January 1, 2019
New here and have never owned a Dan Wesson
I am a S&W guy and do some work on them and other guns. I was getting ready to ream a couple of K22 cylinders to 32 cal. One of them a 327 Federal. A friend asked me do do a couple of cylinders for one of his friends at the same time. No problem. Was sent the cylinders. While reaming them I thought about fitting the DW cylinders. The 22lr cylinders have a rim around the out side that functions as a recess. Not knowing if DW center fires are recessed I emailed and asked the guy if he would need the ledge machined off so they would work or if he planned to adjust the lug on the side of the frame that keeps the cylinder from moving back when ejecting. He told me he was going to use them in their original frames. I then asked how he planned to move the firing pin from rim to center. He told me he had been told that because DW used a transfer bar it would not be a problem. ????. I looked at what drawings I could find. Did not see even a firing pin bushing on a DW. Frame mounted pin, held in place by a cross pin. I don’t think it is going to be an easy fix for this guy. It is not really my problem. I figure you could modify a frame to make it happen, but not simply and not something I want to do. Am I wrong? Is there a simple way to do this? Curious. I know how a transfer bar operates as I have had some Rugers. Don’t see how that will hurt or help go from rim fire to center fire.
I have made a couple of S&W hot rod 22 center fires, a 22 TCM that uses moon clips and a 22 Harvey Kay Chuck, but I mounted the cylinders and barrels on center fire frames. I had assumed the guy was going to use the cylinders in center fire frames.
PS. It seems DW cylinders are a bit harder than S&W cylinders and are a bit surface hardened. No real problem just something I noticed.
February 22, 2009
I looked at my .32 and .22- haven’t taken things apart but it doesn’t appear to be an easy/ economical conversion. Better to use a .357 frame (15-2), then have a barrel tube cut to the thread pitch used on the 15-2 frame- viola.
Technically, the glass is always full; half liquid, half air....
January 1, 2019
The guy is having the 22 barrels reamed and then rifled to 32 cal. That is spendy. I would have done something like you suggest. Bought some blank .312 barrel and machined outside for the frame treads and nut that tensions it in shroud. Basically machine the OD of the blank to match a stock barrel. All I was asked to do was ream the cylinders and assumed they were going to be fit to a center fire frame. I believe you could convert a rim fire frame to center fire by drilling out the existing firing pin hole, centering the drill on the spot where the center fire pin needs to be. Then either thread the hole using fine pitch threads and making a insert to fill the hole. you could also make a plug slightly oversized, super cool the plug with dry ice and warm up the frame. Plug would shrink by super cooling, frame hole would expand. Once inserted plug would expand a bit and hole shrink giving you a very tight fit. Once the hole was filled, machine a new firing pin hole and cross pin hole to retain firing pin in center fire location. Not only would the cross pin retain the firing pin, but, it would also lock in the plug. But, not easy, time consuming and if anything went wrong a junk frame. Easier and probably cheaper to find and use a center fire frame and sell the rim fire frame.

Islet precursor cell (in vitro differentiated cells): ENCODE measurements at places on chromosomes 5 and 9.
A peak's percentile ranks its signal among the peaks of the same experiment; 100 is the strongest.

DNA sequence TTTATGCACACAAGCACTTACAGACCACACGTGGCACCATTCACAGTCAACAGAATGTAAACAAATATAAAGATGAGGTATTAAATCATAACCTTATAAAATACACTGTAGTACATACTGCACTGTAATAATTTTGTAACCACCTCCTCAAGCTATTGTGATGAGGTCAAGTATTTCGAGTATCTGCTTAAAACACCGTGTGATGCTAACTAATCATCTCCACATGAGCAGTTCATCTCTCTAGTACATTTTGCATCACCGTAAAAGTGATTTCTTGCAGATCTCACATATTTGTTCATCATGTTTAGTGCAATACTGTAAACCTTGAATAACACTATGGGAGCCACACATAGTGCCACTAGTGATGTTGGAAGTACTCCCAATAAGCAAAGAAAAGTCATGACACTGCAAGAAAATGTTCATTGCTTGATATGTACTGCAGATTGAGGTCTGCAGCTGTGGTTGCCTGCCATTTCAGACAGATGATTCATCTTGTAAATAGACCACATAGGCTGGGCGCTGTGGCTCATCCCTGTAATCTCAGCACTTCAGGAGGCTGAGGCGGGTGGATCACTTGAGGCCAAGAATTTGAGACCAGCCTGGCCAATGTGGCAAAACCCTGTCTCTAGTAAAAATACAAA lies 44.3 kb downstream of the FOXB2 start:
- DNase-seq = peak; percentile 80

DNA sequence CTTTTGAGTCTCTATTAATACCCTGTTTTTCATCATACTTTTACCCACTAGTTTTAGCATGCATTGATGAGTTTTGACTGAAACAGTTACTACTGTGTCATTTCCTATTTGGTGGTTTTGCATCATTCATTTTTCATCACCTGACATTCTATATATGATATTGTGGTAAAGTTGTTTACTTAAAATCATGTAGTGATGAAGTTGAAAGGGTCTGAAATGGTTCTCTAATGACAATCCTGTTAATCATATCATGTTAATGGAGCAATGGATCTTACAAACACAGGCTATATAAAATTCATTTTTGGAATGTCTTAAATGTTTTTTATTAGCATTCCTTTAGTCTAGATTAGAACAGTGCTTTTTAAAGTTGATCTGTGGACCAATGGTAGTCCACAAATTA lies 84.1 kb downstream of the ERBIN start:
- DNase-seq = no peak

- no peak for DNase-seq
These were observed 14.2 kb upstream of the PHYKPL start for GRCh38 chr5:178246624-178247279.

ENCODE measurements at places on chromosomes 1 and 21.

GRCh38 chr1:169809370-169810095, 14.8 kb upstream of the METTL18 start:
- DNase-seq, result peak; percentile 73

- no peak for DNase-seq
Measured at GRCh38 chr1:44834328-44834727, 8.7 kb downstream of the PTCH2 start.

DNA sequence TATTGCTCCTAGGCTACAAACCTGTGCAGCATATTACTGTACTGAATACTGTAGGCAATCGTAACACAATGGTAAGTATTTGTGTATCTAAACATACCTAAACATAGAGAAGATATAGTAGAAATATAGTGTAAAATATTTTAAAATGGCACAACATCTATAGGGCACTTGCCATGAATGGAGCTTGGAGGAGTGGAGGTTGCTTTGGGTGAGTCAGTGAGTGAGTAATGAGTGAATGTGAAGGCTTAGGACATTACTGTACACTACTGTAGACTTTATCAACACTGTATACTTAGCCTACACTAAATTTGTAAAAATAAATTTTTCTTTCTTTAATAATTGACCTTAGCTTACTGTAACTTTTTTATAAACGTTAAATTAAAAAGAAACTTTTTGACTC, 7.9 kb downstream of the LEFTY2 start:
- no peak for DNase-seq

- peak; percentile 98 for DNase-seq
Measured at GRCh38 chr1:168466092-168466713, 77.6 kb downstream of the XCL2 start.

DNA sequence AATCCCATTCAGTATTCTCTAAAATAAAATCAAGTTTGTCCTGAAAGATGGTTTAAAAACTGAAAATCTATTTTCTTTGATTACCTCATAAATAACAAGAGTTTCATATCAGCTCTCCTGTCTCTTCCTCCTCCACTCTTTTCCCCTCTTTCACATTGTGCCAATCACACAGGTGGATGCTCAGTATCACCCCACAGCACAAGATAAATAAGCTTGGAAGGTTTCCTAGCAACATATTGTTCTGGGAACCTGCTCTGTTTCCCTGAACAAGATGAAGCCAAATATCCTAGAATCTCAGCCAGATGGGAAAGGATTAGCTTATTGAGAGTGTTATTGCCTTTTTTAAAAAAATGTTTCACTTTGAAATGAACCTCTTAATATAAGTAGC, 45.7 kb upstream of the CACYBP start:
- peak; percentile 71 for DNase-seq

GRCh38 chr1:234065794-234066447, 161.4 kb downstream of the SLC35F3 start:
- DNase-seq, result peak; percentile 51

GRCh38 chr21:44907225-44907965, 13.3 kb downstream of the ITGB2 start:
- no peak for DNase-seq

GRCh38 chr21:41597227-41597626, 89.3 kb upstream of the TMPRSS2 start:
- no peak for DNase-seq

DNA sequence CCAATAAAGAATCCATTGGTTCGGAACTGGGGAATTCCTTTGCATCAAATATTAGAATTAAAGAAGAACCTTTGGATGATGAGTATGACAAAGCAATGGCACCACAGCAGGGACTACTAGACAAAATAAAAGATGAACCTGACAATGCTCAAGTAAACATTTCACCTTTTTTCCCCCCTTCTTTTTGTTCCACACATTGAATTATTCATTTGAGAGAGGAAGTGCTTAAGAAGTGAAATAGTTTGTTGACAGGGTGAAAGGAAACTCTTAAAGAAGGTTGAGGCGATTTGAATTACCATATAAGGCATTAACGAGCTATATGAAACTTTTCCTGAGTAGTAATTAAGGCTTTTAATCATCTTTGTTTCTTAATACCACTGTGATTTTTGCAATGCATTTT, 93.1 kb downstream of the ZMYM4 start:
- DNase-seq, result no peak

Do the DW 38/357 guns use the same barrel threads and yoke assembly as the 22 caliber guns?
February 22, 2009
March 25, 2013
The threads on the muzzle end are all the same. The frame ends are different. DW sells 32 mag barrel tubes for probably less than the cost of making one. I would use a 15-2 frame. When your client is done he will have a lot of money in a gun with very little resale value.
On another note. I had my local gunsmith drill a small hole in a 9mm stainless Dan Wesson cylinder for the roll pin that holds the cylinder bushing on the rear of the cylinder in place. He broke many hardened drill bits before he was able to complete the small shallow hole. Dan Wesson was a metalurgist of note. His guns are every bit as rugged as Ruger or more so. IMHO.
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